Universities that use “first-in-family status” when making offers to students risk intensifying “existing education inequalities”, a report suggests.
The “flawed” indicator is self-declared and unverifiable, according to a paper published by the Higher Education Policy Institute (Hepi) think tank.
Students who are the first in their family to attend a higher education institution make up around two-thirds of young graduates in England, the research found.
It suggests that the use of the term “first generation” does not accurately capture individuals’ socio-economic status despite often being used as a “proxy for low-income”.
The term also applies disproportionately to those from Black and Minority Ethnic backgrounds who attend higher education at higher rates compared with young people whose ethnicity is White British.
The report warns that using first-in-family status to make contextual offers to prospective students “risks further widening disparities” in entry to university between White British and Black and ethnic minority groups.
It says: “It is reasonable to assume that the use of the term first-generation in relation to contextual offers threatens to intensify existing education inequalities.
“Focusing on first-in-family students in isolation is overall unlikely to make things significantly better.”
The report says that the use of parental education in contextual admissions is constrained by the fact it is self-reported and hard to “independently verify”.
“If first-generation status were to be used to make ‘high-stakes’ decisions such as for contextual offers, it would provide a clear incentive for young people to misreport,” the report says.
But when it comes to support, the paper suggests that parental education could be a “useful indicator” for targeted policy interventions as first-generation students are more likely to have qualified for free school meals (FSMs) compared to those with graduate parents.
The report recommends that highly selective universities could provide more support to first-in-family students by “demystifying” their contextual admissions, and institutions could also deliver specific outreach engagement for the parents of groups that are under-represented in higher education.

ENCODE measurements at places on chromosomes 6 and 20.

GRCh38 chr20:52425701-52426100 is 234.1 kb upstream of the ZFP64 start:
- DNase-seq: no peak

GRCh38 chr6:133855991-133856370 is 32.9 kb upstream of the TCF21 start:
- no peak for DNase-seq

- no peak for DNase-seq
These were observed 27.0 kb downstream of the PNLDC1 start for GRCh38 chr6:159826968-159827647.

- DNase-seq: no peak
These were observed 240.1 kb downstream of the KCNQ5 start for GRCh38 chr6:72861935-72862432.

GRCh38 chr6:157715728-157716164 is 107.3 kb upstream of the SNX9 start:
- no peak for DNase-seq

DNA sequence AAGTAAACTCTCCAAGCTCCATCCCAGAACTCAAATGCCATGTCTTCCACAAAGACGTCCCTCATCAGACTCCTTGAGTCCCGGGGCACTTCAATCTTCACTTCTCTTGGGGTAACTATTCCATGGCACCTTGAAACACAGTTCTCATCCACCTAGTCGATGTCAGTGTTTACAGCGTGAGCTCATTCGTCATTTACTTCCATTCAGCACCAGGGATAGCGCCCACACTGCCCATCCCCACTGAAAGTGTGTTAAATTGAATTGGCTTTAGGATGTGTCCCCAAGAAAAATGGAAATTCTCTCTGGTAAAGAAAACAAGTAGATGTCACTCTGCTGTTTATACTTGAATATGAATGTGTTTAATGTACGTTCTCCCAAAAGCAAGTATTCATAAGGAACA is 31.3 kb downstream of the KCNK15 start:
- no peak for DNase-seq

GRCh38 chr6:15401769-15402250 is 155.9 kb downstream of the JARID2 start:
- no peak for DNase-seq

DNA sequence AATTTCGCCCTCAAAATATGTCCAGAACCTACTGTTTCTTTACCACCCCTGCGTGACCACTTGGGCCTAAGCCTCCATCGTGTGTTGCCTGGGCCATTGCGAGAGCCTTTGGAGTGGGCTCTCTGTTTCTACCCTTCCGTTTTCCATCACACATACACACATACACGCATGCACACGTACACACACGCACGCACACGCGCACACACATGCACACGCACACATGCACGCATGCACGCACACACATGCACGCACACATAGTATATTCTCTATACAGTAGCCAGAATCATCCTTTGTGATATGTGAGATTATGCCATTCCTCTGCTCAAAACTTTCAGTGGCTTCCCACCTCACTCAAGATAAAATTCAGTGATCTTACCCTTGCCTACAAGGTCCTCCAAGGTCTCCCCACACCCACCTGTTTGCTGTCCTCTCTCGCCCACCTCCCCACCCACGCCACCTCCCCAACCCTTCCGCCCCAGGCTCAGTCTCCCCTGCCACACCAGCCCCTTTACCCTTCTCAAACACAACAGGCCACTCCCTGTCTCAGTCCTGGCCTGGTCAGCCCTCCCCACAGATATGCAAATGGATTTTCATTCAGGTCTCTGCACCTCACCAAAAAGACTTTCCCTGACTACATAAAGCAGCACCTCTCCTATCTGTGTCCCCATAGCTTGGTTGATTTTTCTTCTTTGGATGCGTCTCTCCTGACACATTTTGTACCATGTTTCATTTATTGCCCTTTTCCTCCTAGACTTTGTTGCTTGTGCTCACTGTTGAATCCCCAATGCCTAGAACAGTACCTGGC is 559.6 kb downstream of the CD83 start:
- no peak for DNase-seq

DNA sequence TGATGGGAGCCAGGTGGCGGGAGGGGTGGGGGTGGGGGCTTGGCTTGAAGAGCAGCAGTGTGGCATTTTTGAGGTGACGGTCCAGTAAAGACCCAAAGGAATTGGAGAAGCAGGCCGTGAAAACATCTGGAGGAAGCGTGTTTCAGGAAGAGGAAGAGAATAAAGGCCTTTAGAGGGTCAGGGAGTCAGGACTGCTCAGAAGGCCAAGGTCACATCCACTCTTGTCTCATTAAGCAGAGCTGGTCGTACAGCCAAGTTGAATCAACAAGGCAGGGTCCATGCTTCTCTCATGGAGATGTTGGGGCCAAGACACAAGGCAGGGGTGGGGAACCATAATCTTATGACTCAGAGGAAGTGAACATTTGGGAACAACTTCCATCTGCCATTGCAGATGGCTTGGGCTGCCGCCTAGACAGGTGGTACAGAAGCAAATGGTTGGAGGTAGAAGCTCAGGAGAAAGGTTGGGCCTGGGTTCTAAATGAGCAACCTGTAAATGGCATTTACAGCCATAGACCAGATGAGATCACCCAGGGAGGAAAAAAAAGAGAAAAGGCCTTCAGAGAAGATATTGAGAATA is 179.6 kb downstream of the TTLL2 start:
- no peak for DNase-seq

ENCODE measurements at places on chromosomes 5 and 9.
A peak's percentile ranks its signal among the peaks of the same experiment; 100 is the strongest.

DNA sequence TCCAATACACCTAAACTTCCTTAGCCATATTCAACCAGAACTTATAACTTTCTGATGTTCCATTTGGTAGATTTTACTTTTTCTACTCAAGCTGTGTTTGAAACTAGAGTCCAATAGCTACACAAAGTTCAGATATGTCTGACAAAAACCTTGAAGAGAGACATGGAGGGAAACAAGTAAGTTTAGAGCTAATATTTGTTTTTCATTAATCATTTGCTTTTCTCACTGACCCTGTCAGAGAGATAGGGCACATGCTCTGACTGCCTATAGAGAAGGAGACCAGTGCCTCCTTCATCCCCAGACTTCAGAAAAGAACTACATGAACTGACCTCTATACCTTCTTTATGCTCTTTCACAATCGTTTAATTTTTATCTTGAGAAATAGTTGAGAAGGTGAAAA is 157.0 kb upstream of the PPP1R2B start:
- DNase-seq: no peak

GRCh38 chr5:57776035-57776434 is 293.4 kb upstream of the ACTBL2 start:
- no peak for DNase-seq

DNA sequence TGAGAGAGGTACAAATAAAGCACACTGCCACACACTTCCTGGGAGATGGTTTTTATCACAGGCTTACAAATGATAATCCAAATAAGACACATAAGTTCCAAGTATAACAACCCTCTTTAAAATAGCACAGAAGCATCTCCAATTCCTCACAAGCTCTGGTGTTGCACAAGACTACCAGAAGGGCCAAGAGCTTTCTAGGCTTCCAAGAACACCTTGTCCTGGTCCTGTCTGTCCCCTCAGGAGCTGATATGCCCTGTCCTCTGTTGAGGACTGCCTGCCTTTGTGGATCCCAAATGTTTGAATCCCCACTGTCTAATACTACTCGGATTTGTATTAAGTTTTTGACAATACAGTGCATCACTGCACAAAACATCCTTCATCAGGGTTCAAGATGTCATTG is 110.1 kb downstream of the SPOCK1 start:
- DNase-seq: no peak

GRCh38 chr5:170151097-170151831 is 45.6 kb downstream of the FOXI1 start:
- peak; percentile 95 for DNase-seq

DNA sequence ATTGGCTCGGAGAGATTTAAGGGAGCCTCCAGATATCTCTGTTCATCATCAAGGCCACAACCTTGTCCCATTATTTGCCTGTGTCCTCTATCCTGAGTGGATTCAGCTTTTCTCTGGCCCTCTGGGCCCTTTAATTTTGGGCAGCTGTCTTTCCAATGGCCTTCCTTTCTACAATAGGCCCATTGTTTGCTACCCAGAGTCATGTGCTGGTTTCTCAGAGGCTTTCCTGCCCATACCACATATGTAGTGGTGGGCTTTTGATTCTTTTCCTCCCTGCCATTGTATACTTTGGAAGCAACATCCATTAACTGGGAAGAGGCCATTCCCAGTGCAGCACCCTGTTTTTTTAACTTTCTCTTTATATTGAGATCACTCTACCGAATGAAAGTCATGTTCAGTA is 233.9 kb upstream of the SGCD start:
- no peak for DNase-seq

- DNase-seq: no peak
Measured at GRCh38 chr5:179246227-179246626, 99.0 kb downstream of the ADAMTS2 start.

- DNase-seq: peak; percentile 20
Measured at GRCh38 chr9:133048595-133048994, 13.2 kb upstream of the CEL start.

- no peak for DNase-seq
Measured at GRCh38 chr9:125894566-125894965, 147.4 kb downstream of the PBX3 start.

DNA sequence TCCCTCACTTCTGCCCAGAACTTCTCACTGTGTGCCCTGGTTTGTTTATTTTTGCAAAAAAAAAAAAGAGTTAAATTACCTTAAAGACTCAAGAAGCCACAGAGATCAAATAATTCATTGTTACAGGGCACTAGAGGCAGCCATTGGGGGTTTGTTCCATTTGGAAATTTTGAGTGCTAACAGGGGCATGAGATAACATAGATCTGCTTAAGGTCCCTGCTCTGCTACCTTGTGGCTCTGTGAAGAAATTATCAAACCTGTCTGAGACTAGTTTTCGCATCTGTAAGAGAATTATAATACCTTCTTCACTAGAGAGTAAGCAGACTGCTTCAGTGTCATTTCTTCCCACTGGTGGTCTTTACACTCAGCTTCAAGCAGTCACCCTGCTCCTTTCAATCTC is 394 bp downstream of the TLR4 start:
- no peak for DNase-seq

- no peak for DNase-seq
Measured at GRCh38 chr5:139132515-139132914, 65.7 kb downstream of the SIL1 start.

Nick Hillman, director of Hepi, said: “This research has changed my thinking on ‘first-in-family’ students. It is a description of majority status that has been masquerading as a description of minority status.
“Moreover, there is no reliable way to verify if someone is the first person in their family to attend university, meaning anyone can claim to be first-in-family whether they are or not.”
He added: “The weight that has been put on ‘first-in-family’ status has been matched by a lack of transparency in how it is used across highly selective universities in their recruitment.
“We must avoid putting too much focus on an unreliable indicator and too little on other measures.
“In future, we should use first-in-family only as a light-touch indicator for disadvantage because it is so flawed, while putting more emphasis on better measures like free school meal status.”
Harriet Coombs, author of the report, said: “The bigger problem is not getting more first-in-family students into higher education, but rather getting more first-in-family students into highly selective institutions.
“Further to this, highly selective universities now need to ensure they retain first-generation students as well as just recruit them.”
Dr Hollie Chandler, head of policy at the Russell Group, which represents the most selective institutions in the UK, said: “First-in-family data is a useful tool, but it needs to be part of a basket of ways we measure the success of widening participation activities.
“That is the approach that Russell Group universities already take, looking at first-in-family alongside other measures like free school meal eligibility and care leaver status.
“Underrepresented and disadvantaged students are not a homogenous group and any single measure will struggle to capture the diverse needs and barriers groups like care leavers face in accessing higher education.
“The work our universities do to help more young people progress to higher education reflects this fact.”
A Universities UK spokeswoman said: “Universities are central to social mobility and are committed to widening access to higher education so students from all backgrounds can achieve the best outcomes in both getting into, and progressing at, university.
“Institutions invest significantly to help deliver this, including via Access and Participation Plans in England.
“Disadvantage can be measured in various ways, but figures now show record entry rates for 18-year-olds starting university from the most disadvantaged backgrounds including access for those on free school meals.”